In our last post we talked about mule testing. Assumptions need automation because they’re the foundation our systems are built upon; they can change at anytime. Mule specs are a way to automate mule tests.
You can use any automated testing tool - the one your project already uses is probably fine. Unless it’s QTP. Below is the example from the last post in RSpec using the sequel gem.
describe 'products' do it 'do not require a category' do sql = <<-SQL SELECT count(1) as row_count FROM product WHERE category IS NULL SQL at_least_one_row_exists sql end end
We use two helper functions as we phrase our tests to expect either at least one result or no results.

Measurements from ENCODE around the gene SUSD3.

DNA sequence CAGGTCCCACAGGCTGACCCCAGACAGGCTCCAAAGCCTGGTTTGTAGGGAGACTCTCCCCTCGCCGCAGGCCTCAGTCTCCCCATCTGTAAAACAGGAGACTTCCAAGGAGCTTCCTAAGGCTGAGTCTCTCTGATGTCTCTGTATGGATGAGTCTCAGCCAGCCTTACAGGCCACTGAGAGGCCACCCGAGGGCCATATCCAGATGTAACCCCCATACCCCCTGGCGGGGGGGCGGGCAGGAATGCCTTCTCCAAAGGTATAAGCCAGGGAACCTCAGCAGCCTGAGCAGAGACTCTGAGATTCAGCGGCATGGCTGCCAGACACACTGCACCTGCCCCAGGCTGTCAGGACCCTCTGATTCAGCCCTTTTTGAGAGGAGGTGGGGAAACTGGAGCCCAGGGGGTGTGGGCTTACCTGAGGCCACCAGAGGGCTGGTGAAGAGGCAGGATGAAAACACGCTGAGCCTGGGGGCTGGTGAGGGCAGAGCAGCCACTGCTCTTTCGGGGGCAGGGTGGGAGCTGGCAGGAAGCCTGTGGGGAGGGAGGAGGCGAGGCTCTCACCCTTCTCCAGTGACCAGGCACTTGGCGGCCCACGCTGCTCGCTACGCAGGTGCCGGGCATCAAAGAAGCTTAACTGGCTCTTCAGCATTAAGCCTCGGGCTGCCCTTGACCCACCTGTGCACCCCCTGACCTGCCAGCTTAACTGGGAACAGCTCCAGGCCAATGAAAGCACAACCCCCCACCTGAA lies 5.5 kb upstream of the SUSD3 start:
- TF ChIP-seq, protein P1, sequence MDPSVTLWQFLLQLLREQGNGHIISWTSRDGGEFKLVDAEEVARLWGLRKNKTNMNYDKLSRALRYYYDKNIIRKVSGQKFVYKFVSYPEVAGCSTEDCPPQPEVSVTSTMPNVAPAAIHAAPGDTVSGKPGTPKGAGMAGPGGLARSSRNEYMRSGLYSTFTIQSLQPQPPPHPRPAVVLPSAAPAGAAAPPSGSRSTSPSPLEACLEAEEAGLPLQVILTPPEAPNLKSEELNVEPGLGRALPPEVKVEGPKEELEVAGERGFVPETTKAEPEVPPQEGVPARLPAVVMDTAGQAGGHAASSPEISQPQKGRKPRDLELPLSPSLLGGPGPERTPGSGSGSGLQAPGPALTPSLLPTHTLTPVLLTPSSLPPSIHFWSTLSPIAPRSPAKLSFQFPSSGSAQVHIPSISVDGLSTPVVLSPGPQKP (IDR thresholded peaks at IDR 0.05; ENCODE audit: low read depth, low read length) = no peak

def at_least_one_row_exists sql DB[sql][:row_count].should != 0 end def no_rows_exists sql DB[sql][:row_count].should == 0 end
Getting production data
Mule tests require prod data, the older and less realistic it is, the less certainty you have in your assumptions. Running Mule Specs on production data doesn’t mean running them on production, that’s a really bad idea. Copy the data elsewhere before execution. We arranged a sync from production every night and our Mule Specs run against it. So, when we arrive in the morning we know that as of yesterday, all our assumptions are still true.
Mule specs give us more than just a way of verifying assumptions. Written well, with good reporting, you produce verified documentation that’s updated every night when the mules run. Get the entire team involved. Ensure the analysts note their assumptions as they go and have the testers and developers implement them.
Follow your heart, run with the mules every night.